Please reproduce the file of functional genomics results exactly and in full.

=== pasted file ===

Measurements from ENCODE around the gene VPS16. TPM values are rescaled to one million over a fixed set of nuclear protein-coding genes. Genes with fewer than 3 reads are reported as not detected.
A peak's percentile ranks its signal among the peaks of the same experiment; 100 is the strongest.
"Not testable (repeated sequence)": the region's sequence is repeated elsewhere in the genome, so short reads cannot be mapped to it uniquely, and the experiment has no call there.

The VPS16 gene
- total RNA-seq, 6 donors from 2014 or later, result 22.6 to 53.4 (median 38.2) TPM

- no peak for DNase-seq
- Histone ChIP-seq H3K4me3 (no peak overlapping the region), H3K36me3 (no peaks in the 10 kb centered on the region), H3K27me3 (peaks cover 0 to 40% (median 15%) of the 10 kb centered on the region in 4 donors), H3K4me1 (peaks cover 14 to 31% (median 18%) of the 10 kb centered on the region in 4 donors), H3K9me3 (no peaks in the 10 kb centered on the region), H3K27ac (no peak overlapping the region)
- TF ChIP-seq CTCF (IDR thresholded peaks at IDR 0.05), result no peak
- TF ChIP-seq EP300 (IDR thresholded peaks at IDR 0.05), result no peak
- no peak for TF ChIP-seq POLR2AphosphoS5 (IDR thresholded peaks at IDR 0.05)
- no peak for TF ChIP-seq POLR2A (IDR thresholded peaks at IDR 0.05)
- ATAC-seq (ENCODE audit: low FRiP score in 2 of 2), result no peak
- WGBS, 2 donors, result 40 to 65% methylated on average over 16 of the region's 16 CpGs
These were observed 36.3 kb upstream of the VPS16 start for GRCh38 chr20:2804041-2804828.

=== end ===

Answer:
Measurements from ENCODE around the gene VPS16. TPM values are rescaled to one million over a fixed set of nuclear protein-coding genes. Genes with fewer than 3 reads are reported as not detected.
A peak's percentile ranks its signal among the peaks of the same experiment; 100 is the strongest.
"Not testable (repeated sequence)": the region's sequence is repeated elsewhere in the genome, so short reads cannot be mapped to it uniquely, and the experiment has no call there.

The VPS16 gene
- total RNA-seq, 6 donors from 2014 or later, result 22.6 to 53.4 (median 38.2) TPM

- no peak for DNase-seq
- Histone ChIP-seq H3K4me3 (no peak overlapping the region), H3K36me3 (no peaks in the 10 kb centered on the region), H3K27me3 (peaks cover 0 to 40% (median 15%) of the 10 kb centered on the region in 4 donors), H3K4me1 (peaks cover 14 to 31% (median 18%) of the 10 kb centered on the region in 4 donors), H3K9me3 (no peaks in the 10 kb centered on the region), H3K27ac (no peak overlapping the region)
- TF ChIP-seq CTCF (IDR thresholded peaks at IDR 0.05), result no peak
- TF ChIP-seq EP300 (IDR thresholded peaks at IDR 0.05), result no peak
- no peak for TF ChIP-seq POLR2AphosphoS5 (IDR thresholded peaks at IDR 0.05)
- no peak for TF ChIP-seq POLR2A (IDR thresholded peaks at IDR 0.05)
- ATAC-seq (ENCODE audit: low FRiP score in 2 of 2), result no peak
- WGBS, 2 donors, result 40 to 65% methylated on average over 16 of the region's 16 CpGs
These were observed 36.3 kb upstream of the VPS16 start for GRCh38 chr20:2804041-2804828.